Chairman Pai Suggests 988 Be Made Suicide Prevention Hotline Nationwide

By: Henry Rademacher

On November 19, 2019, Federal Communications Commission Chairman Ajit Pai proposed that the FCC “begin a rulemaking to establish 988 as a new, nationwide, three-digit phone number for a suicide prevention and mental health hotline.”

Earlier this year, FCC staff recommended that this action be taken, stating that it “would likely make it easier for Americans in crisis to access potentially life-saving resources.” A report detailing their findings was sent to Congress as well.

The National Suicide Prevention Lifeline is operated by the Substance Abuse and Mental Health Services Administration (SAMHSA), a branch of the United States Department of Health and Human Services. Chairman Pai’s proposal would “require that all phone companies transmit all calls to 988 to the National Suicide Prevention Lifeline, which today provides suicide prevention assistance at 1-800-273-8255 (TALK) and through online chats.” Over 2.2 million calls and 100,000 online chats of this nature were processed in 2018 alone.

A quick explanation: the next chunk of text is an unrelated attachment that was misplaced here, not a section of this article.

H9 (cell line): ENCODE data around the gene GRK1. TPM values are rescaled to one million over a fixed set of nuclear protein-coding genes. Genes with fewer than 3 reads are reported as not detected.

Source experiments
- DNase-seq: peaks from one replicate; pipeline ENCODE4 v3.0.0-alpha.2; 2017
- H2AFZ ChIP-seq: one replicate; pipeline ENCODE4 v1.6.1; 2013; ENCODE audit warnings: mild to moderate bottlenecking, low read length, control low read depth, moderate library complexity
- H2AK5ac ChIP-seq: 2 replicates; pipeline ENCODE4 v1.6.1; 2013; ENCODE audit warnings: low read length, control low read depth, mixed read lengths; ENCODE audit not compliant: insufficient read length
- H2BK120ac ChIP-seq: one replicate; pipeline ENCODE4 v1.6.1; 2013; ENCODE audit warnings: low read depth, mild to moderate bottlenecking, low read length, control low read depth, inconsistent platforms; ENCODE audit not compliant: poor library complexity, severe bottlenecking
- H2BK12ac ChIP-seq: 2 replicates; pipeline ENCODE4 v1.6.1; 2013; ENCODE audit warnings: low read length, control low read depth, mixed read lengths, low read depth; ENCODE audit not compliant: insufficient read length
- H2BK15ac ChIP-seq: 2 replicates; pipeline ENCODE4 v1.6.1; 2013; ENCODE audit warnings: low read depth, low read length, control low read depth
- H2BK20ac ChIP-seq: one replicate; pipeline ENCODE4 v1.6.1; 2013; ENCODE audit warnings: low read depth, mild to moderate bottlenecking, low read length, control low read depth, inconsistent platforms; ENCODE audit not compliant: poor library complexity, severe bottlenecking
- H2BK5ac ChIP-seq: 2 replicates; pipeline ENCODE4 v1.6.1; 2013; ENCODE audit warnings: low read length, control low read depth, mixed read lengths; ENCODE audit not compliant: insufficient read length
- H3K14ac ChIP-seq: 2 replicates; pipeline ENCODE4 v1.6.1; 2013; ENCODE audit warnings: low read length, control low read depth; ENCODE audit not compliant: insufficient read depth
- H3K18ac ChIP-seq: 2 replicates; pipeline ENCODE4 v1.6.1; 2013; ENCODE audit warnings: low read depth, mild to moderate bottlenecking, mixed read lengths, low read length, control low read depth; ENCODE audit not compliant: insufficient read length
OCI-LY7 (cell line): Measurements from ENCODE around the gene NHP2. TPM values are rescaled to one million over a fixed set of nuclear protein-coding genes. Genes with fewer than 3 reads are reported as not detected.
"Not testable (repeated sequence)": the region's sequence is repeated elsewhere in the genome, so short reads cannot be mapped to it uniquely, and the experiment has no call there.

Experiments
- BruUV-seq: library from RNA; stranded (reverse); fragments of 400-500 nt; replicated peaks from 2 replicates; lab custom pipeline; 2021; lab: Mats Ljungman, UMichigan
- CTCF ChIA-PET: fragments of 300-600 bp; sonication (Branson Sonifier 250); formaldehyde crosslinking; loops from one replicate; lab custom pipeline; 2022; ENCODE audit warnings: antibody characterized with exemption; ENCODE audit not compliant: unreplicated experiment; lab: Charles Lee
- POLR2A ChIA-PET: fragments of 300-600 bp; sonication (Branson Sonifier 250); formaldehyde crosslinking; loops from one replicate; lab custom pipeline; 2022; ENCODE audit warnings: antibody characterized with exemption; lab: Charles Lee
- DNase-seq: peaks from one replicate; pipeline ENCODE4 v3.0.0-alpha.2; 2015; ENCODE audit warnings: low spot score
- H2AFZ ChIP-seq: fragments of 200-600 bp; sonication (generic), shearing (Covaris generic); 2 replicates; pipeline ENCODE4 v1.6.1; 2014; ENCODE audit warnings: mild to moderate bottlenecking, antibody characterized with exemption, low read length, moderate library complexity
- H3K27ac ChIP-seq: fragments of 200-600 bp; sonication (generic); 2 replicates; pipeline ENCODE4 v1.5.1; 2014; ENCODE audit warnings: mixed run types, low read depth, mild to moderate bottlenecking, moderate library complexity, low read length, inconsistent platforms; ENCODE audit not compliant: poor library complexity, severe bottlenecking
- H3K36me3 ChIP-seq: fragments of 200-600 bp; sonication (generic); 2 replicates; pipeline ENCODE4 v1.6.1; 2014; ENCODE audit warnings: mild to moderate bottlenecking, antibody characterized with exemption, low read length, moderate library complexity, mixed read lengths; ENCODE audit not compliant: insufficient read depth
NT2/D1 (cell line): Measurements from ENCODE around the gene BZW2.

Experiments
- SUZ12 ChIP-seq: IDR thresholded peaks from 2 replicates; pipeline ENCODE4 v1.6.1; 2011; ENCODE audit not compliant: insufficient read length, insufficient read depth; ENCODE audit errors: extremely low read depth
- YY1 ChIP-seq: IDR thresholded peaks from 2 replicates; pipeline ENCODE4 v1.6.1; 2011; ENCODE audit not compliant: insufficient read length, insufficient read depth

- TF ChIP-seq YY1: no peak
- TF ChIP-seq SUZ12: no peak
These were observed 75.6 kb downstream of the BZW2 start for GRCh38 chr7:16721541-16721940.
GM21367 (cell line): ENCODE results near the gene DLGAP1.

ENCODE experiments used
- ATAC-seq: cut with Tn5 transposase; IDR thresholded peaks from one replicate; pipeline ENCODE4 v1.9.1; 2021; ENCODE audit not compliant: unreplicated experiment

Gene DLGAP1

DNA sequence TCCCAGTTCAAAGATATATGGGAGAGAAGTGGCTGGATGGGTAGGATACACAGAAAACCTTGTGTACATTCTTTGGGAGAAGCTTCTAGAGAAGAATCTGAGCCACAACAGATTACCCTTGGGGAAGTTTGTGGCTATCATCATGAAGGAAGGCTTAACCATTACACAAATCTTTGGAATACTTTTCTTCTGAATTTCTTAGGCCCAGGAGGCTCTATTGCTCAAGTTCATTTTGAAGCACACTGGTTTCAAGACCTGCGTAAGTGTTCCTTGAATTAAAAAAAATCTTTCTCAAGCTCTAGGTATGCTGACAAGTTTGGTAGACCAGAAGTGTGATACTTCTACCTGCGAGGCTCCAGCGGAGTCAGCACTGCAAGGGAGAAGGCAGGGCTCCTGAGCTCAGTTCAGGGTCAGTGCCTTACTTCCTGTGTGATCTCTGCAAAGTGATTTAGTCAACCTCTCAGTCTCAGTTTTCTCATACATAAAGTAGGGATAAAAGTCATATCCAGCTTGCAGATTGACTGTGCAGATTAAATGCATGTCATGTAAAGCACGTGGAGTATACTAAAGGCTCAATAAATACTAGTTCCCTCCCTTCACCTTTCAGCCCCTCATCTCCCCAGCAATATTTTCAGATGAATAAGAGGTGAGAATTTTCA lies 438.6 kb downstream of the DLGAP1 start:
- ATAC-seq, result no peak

Suicide and mental health problems have received increased visibility in the past few years, causing authorities to search for better solutions. Calls to suicide crisis centers doubled between 2014 and 2018.

“When it comes to saving lives, time is of the essence, and we believe that 988 can be activated more quickly than other possible three-digit codes,” said Chairman Pai.

Although it is a universal issue, suicide is more likely to impact certain communities, including soldiers, Native Americans and members of the LGBTQ community. Regarding the need for action, Chairman Pai stated “The suicide rate in the United States is at its highest level since World War II and designating 988 as the suicide prevention and mental health hotline would be a major boost for our nation’s suicide prevention efforts.”

The proposal has support from both Senator Cory Gardner and Congressman Seth Moulton, as well as from the Department of Veterans Affairs, the National Council for Behavioral Health, Centerstone and the Trevor Project.

The FCC will vote on this proposal on December 12 at its next public meeting. Hopefully, it will be impactful on reducing suicide rates.

Photo credit: newkemall (Flickr)